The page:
Article written by Stephen Wilson, Category & Insights Manager at Strikeforce.

The unexpected purchase. Some friends are popping around at short notice and I have an empty beer fridge.

My friends are mainstream beer drinkers who like a glass or two of red wine with dinner and we usually finish off with a few fingers of single malt Scotch as the meal winds down and conversation dials up.

So, I need a slab of beer, a few bottles of wine and a bottle of spirits. The question is, do I wander down to my local bottle shop which is just a few doors down? Or do I jump in the car and head off to one of two big beer barns, both of which are a five minute drive away?

I have enough time to do either and because I am expecting my spend to be in excess of $150, I decide, like a majority of shoppers, to do some quick online research. In fact, according to a quick Google search, 81 per cent of shoppers do online research before making a considered purchase.

My initial thought was the big beer barns will offer me the best price on my purchase bundle. I expected that by purchasing at either of the big beer barns, I would save around five to 10 per cent on my total purchase.

The equation based on my assumption before going online was ‘is my time worth the savings?’ and ‘was I prepared to pay a slight premium for convenience?’

What my research revealed was quite surprising. I preface this by stating that none of the items I was looking to purchase were on price promotion, making price comparison simple and easy.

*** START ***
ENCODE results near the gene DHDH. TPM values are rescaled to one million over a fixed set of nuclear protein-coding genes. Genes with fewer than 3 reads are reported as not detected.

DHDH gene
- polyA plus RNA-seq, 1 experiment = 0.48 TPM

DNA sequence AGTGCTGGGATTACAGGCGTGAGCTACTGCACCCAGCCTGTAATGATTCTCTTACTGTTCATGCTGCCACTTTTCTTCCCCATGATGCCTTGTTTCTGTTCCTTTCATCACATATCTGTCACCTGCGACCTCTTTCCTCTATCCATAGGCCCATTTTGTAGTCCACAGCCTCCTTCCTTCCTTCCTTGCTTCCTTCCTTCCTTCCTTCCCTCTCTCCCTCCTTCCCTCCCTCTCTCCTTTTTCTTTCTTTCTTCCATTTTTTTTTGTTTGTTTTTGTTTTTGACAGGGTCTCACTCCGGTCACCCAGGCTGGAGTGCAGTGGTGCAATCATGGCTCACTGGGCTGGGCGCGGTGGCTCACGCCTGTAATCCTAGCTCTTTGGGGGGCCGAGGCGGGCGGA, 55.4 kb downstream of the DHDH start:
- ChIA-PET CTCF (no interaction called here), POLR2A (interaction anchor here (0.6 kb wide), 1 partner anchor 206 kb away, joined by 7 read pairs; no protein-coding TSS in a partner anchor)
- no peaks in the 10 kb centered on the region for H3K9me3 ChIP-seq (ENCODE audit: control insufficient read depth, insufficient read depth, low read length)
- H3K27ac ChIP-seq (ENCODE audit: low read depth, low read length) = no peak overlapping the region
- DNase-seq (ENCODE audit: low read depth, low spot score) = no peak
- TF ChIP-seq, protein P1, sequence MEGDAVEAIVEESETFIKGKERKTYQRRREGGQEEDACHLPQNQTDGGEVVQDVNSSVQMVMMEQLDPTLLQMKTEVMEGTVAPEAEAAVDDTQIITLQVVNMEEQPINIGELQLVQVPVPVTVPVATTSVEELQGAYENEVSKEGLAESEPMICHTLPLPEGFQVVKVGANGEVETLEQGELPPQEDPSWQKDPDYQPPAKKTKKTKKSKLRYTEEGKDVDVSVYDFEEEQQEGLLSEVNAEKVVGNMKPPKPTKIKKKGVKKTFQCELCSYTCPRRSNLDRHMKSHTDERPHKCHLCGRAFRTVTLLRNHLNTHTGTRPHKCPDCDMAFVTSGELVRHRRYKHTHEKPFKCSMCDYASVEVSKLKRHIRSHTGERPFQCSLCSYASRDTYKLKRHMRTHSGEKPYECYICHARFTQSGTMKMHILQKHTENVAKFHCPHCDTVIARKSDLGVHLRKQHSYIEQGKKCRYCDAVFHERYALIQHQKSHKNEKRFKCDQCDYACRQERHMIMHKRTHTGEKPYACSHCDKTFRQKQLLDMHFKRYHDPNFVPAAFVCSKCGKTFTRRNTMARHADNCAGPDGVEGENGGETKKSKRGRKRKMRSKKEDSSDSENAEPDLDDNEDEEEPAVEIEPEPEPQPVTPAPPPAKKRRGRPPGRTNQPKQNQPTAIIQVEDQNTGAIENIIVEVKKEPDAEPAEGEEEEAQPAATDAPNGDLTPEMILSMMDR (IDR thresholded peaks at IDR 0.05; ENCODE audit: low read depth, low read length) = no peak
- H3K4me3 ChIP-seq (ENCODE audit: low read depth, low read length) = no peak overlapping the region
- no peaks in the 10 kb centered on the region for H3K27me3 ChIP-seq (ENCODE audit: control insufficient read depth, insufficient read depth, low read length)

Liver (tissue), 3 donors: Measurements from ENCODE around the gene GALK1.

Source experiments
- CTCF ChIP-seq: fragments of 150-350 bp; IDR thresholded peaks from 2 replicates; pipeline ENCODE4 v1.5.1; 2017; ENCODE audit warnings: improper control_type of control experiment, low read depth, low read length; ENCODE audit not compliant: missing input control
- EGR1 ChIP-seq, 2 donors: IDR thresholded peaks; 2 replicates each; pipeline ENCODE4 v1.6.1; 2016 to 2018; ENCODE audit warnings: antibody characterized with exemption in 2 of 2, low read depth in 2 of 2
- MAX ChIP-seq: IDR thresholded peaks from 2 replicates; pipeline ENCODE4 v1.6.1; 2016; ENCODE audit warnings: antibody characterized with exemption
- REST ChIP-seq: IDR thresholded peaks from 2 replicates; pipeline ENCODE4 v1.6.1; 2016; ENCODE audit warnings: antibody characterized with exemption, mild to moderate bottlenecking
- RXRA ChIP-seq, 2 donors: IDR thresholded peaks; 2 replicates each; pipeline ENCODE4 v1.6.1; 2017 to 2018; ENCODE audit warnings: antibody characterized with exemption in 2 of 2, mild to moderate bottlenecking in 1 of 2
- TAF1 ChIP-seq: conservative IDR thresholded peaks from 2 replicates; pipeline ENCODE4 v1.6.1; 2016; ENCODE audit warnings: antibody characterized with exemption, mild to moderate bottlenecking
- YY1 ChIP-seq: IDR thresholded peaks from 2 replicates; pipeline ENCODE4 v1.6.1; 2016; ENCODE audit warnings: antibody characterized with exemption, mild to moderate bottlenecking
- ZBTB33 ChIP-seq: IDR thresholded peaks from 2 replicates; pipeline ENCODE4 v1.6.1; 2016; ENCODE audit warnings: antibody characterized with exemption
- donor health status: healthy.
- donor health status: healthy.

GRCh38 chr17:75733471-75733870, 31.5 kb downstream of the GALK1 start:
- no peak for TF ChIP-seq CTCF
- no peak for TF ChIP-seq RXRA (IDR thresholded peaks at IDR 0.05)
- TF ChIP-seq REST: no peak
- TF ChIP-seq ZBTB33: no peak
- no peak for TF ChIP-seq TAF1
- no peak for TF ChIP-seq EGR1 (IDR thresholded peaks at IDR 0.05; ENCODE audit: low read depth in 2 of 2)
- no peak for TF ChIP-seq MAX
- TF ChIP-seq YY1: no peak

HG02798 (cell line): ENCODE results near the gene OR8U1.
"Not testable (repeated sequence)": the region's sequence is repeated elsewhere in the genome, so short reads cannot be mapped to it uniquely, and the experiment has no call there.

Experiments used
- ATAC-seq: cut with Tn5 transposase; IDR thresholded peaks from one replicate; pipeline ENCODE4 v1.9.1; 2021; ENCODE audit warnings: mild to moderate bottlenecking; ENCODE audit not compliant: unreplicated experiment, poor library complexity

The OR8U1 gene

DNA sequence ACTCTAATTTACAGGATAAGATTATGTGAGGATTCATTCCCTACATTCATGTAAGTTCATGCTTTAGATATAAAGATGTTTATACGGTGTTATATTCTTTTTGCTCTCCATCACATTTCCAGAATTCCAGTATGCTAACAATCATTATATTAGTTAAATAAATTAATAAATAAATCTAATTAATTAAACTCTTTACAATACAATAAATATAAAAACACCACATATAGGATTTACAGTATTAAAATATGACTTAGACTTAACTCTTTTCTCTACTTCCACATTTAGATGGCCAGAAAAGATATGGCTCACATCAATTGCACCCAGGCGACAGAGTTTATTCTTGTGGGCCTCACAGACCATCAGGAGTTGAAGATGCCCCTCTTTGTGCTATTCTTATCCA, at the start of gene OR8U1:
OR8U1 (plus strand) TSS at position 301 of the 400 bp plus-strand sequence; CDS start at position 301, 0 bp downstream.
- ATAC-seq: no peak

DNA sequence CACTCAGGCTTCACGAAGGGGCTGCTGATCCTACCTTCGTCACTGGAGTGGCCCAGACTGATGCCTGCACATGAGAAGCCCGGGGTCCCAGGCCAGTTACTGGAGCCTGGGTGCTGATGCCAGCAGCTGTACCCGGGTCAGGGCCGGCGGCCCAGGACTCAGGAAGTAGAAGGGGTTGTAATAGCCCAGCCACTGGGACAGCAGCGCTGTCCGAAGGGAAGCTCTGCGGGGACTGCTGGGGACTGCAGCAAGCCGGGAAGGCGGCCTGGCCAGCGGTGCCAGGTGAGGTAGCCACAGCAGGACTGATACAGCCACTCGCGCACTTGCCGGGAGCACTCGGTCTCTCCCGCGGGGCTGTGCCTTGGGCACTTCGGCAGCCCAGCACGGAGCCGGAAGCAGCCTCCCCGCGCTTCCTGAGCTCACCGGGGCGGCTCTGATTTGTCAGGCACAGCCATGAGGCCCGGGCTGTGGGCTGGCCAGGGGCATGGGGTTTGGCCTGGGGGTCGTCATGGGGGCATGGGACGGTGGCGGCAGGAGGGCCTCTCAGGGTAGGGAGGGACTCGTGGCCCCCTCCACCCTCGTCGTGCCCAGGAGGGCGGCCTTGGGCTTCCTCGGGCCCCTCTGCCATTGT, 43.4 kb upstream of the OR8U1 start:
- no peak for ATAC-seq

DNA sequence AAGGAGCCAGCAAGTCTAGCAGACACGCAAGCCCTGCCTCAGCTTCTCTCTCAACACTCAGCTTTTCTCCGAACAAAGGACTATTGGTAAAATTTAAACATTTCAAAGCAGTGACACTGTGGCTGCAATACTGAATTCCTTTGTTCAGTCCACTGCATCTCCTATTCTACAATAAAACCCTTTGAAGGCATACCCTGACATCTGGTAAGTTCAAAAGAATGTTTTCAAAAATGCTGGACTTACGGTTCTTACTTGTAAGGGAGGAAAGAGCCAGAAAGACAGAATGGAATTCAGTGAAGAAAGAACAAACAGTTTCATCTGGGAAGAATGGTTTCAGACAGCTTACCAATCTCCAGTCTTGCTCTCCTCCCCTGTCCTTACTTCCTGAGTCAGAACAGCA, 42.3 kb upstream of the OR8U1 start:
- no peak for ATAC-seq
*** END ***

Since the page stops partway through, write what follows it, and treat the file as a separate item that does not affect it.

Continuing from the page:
First, I compared a slab of my favourite mainstream beer brand and found that there was a 10 per cent price premium from lowest to highest price. I was pleasantly surprised to see that the price advertised at my local bottle shop was lower than both the big beer barns.

What about the wine? I decided to compare the price of mid-tier Pinot Noir to match the meal. I needed two bottles and again, assuming that my local bottle shop would be the most expensive, was proven wrong. There was a 22 per cent variance in price per bottle with one of the big beer barns being least expensive, my local bottle shop priced in the middle and the other big beer barn the most expensive.

Finally, I compared my preferred brand of single malt Scotch, which was almost line priced across all three options.

In summary, I wandered down to my local bottle shop and made my purchase because they were competitively priced for my needs and just 0.1 per cent more expensive than the lowest priced big beer barn and six per cent less than the other big beer barn.

My assumption was incorrect, and I learnt there is plenty of value in doing a quick bit of research before venturing out for your next liquor purchase.

This article originally appeared in the October issue of National Liquor News.

The Shout Team

The leading online news service for Australia's beer, wine, spirits and hospitality industries.

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